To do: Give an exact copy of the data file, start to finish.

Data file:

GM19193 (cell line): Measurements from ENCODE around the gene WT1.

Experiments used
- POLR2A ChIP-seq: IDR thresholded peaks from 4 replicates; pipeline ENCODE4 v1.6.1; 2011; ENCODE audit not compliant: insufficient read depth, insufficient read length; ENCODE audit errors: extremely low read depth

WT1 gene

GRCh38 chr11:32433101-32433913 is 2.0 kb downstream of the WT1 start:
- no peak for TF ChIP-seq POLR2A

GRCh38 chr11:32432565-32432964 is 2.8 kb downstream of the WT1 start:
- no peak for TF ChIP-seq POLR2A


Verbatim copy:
GM19193 (cell line): Measurements from ENCODE around the gene WT1.

Experiments used
- POLR2A ChIP-seq: IDR thresholded peaks from 4 replicates; pipeline ENCODE4 v1.6.1; 2011; ENCODE audit not compliant: insufficient read depth, insufficient read length; ENCODE audit errors: extremely low read depth

WT1 gene

GRCh38 chr11:32433101-32433913 is 2.0 kb downstream of the WT1 start:
- no peak for TF ChIP-seq POLR2A

GRCh38 chr11:32432565-32432964 is 2.8 kb downstream of the WT1 start:
- no peak for TF ChIP-seq POLR2A